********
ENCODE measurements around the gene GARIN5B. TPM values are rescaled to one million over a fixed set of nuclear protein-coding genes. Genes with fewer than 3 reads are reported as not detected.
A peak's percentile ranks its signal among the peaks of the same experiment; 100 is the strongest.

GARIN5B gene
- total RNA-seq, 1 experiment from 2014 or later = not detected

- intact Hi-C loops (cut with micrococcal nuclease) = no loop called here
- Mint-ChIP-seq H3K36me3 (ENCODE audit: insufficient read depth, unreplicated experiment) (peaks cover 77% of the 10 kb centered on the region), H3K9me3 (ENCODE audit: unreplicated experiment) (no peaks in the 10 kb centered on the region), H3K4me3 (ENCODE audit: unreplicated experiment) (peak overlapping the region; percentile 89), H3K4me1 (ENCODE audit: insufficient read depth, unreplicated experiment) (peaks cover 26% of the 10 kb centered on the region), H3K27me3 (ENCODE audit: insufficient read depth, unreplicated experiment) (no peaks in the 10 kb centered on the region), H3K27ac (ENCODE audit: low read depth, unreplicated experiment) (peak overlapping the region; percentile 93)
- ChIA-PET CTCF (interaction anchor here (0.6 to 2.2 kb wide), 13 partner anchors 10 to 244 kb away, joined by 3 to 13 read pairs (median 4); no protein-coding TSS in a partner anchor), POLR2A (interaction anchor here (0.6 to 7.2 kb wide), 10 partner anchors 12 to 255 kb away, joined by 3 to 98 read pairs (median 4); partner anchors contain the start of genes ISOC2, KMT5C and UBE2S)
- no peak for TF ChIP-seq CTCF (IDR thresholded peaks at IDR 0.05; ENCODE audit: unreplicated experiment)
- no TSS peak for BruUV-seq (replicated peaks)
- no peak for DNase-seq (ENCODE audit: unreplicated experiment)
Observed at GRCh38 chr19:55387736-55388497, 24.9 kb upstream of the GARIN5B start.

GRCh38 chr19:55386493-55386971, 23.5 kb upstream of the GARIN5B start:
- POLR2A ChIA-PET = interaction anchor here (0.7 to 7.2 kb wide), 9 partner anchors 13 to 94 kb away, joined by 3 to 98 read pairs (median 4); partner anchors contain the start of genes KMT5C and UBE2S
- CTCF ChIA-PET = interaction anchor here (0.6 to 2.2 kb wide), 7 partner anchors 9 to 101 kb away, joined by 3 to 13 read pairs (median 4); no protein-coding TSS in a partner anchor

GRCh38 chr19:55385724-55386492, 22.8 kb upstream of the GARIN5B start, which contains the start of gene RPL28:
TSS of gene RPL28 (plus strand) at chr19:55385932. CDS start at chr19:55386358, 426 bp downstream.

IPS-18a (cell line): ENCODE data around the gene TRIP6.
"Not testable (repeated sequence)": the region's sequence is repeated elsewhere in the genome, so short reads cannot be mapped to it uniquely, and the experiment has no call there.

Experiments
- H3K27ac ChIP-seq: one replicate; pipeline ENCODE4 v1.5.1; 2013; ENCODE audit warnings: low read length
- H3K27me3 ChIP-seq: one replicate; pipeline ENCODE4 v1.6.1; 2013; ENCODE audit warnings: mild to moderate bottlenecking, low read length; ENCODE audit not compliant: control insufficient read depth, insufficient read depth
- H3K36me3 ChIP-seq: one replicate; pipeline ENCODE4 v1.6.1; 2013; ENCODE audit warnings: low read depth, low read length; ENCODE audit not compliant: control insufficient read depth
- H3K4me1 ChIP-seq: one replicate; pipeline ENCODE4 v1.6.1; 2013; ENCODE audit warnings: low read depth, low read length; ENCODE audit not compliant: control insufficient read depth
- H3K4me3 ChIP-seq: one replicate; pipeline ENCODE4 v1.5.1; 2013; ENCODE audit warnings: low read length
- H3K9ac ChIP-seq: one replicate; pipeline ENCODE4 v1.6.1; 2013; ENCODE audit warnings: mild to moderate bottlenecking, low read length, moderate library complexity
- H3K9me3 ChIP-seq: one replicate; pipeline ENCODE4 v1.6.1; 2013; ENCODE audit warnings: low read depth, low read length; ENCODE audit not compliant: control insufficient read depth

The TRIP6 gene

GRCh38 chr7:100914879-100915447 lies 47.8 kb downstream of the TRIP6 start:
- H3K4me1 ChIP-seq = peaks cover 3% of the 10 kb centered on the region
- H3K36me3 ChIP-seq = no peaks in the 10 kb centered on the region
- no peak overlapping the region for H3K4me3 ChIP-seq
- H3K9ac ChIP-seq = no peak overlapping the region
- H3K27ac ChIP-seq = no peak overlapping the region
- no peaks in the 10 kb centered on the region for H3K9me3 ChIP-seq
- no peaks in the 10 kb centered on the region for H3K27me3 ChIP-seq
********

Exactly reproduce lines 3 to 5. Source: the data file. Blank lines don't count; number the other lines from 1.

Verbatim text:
GARIN5B gene
- total RNA-seq, 1 experiment from 2014 or later = not detected

- intact Hi-C loops (cut with micrococcal nuclease) = no loop called here